This large covered pull-through RV carport designed by Mountain Barn Builders features an attached screen room to the right of the cement parking pad and direct access to an enclosed bathroom, laundry, and storage to the left.
The split-log structure fits perfectly into wooded campsites or property and allows you to pull in, open the RV door, and enjoy bug-free entertainment or meals on the spacious screened-in deck.
The storage space is perfect for holding all your seasonal camping gear and extra supplies, and the bathroom and laundry turn this structure into camping convenience bliss.
4. The Dream Eclectic Bunk Living Quarters with RV Garage
When you want plenty of space for guests to spread out after parking your RV, this bunkhouse and RV garage from 360 Construction and Design is ideal.
The floor plan delivers maximum use of living areas by offering a second floor with two sets of bunk beds at one end, a dining room, a living room, a kitchenette, and a bathroom for guests to enjoy. On the other side of the room is the private master bedroom with another bathroom to give separation between adults and kids or other guests.
Downstairs, there’s a large room to use however you wish, with separate bays for a large RV and a vehicle and an entry door to complete the charming, rustic exterior.
5. America’s Best Modern Farmhouse RV Garage
The Modern Farmhouse Design Plan 963-00506 from America’s Best House Plans features a 16′ x 41′ foot RV garage with a cathedral ceiling, a 21′ x 27′ car garage, plus a 10′ x 28′ lean-to cover with open sides that makes a wonderful patio space.
The stonework around the base of the RV garage adds warmth to the overall look, while the crisp lines and peaked roofline keep the design contemporary enough to fit in with many house styles.
You can customize the plans to add a taller door if your camper height requires it or install a door that leads directly from the RV bay to the patio area.
6. Family Home Plans 54769 RV Garage
If you’re looking for RV garages with a southwestern flair that fits campers, then the 54769 model from Family Home Plans is one of the 11 dream garages to check out. This garage fits most recreational vehicles and features a half bath so guests can freshen up easily. Plus, there is a secondary garage door to park a car, boat, or other outdoor equipment.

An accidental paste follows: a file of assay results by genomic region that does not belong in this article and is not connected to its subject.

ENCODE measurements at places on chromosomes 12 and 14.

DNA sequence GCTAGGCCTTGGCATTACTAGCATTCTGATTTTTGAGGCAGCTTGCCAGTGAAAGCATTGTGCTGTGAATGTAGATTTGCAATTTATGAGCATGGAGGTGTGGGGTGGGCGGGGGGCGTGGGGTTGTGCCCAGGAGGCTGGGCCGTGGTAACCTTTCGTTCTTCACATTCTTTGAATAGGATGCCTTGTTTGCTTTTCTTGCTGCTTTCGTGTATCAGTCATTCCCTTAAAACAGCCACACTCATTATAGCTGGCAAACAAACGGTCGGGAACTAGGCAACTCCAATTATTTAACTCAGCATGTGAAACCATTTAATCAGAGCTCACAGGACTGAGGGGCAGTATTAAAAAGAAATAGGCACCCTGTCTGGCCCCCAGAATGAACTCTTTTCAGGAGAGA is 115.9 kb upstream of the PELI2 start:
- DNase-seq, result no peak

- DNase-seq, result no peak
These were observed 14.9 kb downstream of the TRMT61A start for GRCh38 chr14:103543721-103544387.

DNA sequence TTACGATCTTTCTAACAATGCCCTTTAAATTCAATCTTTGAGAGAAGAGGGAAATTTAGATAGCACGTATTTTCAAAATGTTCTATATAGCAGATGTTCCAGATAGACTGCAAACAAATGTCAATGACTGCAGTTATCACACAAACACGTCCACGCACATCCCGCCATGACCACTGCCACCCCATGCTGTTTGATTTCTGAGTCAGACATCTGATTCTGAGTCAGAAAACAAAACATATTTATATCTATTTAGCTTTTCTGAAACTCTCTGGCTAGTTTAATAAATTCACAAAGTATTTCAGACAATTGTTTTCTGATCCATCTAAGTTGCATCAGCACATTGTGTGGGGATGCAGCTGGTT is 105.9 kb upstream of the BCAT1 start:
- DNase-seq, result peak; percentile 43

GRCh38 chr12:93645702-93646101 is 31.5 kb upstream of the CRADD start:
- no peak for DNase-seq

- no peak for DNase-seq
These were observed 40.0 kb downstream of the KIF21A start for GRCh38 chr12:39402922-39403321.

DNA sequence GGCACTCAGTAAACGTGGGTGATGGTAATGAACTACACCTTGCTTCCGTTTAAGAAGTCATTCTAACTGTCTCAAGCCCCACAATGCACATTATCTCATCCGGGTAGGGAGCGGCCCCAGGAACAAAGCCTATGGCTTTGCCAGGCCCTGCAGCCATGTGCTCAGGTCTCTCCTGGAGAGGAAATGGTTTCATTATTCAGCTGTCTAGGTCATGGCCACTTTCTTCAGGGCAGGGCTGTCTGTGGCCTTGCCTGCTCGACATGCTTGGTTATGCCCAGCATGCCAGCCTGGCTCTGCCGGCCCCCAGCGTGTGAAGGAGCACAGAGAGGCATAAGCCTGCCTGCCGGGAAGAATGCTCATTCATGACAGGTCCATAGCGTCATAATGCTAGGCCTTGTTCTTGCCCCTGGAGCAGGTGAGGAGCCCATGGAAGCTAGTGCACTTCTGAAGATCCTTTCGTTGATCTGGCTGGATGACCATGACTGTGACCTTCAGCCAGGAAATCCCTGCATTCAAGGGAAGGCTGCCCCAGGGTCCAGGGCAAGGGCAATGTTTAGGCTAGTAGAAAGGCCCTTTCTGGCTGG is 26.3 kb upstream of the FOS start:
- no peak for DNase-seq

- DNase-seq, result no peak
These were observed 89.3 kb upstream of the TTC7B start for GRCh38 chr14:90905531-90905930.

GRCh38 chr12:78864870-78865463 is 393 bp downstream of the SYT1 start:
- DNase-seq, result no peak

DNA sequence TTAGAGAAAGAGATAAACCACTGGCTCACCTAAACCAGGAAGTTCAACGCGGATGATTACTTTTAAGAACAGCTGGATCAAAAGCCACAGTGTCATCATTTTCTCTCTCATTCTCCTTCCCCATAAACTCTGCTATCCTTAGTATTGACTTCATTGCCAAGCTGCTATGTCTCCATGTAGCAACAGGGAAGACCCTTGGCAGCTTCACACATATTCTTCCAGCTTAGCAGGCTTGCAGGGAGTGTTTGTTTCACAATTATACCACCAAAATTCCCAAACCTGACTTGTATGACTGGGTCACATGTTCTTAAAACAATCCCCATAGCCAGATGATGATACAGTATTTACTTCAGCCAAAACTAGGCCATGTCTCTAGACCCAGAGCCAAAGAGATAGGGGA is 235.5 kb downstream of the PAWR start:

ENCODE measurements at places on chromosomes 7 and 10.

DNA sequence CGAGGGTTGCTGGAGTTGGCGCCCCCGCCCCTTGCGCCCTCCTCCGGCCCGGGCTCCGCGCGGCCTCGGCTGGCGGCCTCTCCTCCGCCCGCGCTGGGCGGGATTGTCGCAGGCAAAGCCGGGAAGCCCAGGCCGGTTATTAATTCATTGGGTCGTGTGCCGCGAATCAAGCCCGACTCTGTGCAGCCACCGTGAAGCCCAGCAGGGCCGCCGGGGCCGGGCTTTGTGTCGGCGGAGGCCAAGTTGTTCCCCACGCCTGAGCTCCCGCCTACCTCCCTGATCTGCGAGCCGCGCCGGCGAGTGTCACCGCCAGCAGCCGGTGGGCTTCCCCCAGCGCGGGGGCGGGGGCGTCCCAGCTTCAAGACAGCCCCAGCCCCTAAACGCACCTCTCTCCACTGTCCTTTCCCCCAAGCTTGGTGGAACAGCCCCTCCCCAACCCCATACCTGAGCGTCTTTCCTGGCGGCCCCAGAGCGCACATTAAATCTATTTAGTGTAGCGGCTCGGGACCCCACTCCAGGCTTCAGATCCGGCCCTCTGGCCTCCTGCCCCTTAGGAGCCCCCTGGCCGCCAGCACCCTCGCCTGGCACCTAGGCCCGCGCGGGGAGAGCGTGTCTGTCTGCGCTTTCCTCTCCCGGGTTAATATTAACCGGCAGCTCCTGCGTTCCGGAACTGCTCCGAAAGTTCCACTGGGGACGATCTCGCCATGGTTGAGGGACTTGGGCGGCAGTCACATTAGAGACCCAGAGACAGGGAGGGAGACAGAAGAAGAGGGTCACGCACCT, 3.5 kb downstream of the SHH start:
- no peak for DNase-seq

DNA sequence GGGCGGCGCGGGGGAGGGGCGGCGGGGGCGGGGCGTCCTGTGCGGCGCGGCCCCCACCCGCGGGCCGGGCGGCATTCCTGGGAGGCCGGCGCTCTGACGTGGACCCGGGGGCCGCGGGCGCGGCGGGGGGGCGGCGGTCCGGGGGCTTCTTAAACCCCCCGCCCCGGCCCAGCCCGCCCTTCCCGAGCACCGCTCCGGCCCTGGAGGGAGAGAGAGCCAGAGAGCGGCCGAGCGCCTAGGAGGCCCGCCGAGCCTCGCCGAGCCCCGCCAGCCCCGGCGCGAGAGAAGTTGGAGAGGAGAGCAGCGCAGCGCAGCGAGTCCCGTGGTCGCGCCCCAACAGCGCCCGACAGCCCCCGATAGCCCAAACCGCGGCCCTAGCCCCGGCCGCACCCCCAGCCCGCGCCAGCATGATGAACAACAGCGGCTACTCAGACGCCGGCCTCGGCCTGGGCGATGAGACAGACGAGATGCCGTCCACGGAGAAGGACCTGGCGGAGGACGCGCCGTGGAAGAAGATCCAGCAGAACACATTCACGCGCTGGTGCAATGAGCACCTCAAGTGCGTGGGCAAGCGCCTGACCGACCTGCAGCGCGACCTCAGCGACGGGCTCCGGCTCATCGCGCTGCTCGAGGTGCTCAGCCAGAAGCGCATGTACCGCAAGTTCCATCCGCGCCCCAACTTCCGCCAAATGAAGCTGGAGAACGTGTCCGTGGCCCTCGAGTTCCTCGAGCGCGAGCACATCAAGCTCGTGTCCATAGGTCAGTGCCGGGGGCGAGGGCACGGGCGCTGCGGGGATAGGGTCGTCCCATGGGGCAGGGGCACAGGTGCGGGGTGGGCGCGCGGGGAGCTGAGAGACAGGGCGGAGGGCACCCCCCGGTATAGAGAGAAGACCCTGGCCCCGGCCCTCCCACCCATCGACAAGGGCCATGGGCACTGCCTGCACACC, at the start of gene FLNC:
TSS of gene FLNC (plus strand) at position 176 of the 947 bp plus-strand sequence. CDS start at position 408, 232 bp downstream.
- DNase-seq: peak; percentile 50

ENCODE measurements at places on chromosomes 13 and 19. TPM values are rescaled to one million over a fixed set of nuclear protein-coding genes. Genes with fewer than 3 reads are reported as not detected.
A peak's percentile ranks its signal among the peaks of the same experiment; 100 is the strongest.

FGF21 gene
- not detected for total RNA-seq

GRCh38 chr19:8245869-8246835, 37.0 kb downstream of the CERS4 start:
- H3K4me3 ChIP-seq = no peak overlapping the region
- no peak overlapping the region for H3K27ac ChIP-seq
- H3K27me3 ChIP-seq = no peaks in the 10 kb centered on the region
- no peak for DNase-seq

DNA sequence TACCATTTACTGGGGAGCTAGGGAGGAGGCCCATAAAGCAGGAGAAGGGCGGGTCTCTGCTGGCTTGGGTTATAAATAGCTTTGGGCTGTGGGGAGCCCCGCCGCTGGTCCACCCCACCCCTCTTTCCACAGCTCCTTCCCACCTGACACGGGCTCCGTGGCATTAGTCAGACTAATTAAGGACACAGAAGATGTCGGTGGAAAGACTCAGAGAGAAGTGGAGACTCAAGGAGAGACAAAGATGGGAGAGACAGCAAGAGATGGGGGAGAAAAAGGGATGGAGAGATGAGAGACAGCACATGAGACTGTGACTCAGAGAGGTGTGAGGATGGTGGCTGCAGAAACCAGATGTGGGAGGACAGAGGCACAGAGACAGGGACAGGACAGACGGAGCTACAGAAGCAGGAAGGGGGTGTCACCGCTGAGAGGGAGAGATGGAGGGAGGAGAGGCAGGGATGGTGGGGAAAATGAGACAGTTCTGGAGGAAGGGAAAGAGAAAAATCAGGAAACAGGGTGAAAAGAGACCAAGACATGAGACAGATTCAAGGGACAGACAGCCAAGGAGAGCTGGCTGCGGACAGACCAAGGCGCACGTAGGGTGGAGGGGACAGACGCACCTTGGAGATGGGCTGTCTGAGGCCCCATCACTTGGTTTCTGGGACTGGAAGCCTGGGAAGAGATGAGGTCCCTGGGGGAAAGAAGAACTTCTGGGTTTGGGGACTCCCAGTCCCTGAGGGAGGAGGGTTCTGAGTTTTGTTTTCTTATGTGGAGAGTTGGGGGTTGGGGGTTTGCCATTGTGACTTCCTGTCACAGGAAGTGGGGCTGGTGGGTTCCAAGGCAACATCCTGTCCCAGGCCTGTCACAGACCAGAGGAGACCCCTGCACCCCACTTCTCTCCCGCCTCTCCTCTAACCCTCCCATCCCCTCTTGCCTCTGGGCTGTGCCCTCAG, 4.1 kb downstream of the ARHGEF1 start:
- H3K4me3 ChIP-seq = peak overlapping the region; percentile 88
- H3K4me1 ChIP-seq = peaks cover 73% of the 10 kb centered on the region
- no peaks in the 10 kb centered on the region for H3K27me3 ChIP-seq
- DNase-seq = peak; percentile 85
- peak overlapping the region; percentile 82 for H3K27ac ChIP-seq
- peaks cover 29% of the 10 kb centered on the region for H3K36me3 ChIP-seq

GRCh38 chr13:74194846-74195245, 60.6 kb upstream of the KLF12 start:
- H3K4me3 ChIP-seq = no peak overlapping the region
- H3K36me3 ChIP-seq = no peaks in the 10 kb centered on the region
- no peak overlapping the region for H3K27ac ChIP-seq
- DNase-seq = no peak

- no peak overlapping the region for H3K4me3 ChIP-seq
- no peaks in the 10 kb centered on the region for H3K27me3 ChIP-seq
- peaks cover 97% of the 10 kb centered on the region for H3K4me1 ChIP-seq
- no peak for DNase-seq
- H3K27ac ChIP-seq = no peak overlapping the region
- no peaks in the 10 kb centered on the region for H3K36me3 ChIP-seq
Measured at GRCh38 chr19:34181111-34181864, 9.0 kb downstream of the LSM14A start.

The detached unit dimensions are 30′ wide by 41.4′ deep, with the RV door to the right. The smooth stucco exterior, wide curved detailing around each garage door, and stepped roofline will fit beautifully into a western or desert setting.
The four windows across the top of each garage door flood the space with natural light, and with some alterations, you have plenty of interior space to expand to a full bathroom with a shower or add a kitchenette.
7. The Architectural Design 68866VR Contemporary RV Garage with Loft
The stunning modern design of this Architectural Design RV garage plan with loft keeps a slim footprint so it can fit onto a smaller lot yet provides extra storage or living space in the 15′ x 30′ loft above your parked camper.
The 12′ garage door height is ideal for low-clearance truck campers or small travel trailers, or Class C or Class B motorhomes in the main 15′ x 30′ RV parking area, and there is still room for a standard vehicle under the 15′ x 18′ secondary garage area.
Stairs take you to the loft, which overlooks the garage area, and plenty of windows bring natural light into the 495-square-foot building. Two side doors on the ground floor provide easy access, and the dual color scheme and changing exterior siding orientation increase visual interest.
8. Just Garage Plans 11-040 RV Garage with Studio Apartment
If you want an RV garage that you can also call home, the 11-040 plan from Just Garage Plans is the perfect match. The design tricks the eye into looking like a traditional house and not a garage to protect your recreational vehicle.
The interior space features a 39′ x 37′ RV parking area plus a 39′ x 21.5′ shop area that includes a full bathroom. But the exciting part is up the stairs, where you enter a 39′ x 21.5′ studio apartment with a large open area for a bed or couch, a full bath, a kitchen, and double doors that open onto a small balcony that covers the main entry down below.
The exterior of this 40′ x 60′ garage is stunning, with stucco walls and stonework detailing around the large windows, plus wood trim accents that match the entry and RV garage doors. Moving the RV entry door to the end of the building keeps the distraction of the large door to a minimum.
9. MBMI Metal RV Garage
The team at MBMI Metal Buildings works closely with each customer to ensure they are designing and buying the best RV enclosure for their needs, such as the 30′ x 40′ unit with a slanted roofline.
The tall RV door on the right allows ample room to park small to mid-size Class C or Class A motorhomes, fifth wheels, and camping trailers, while the standard garage door on the left provides access for a vehicle, boat, or ATVs. You can also transform the garage space left of the RV parking area into living quarters, a workshop, or an entertainment space.
Each building is made with up to 60% recycled material. In addition, the company’s metal coatings have the rare Energy Star rating approval because they reflect more of the sun’s rays, helping lower heating and cooling bills by up to 40% annually.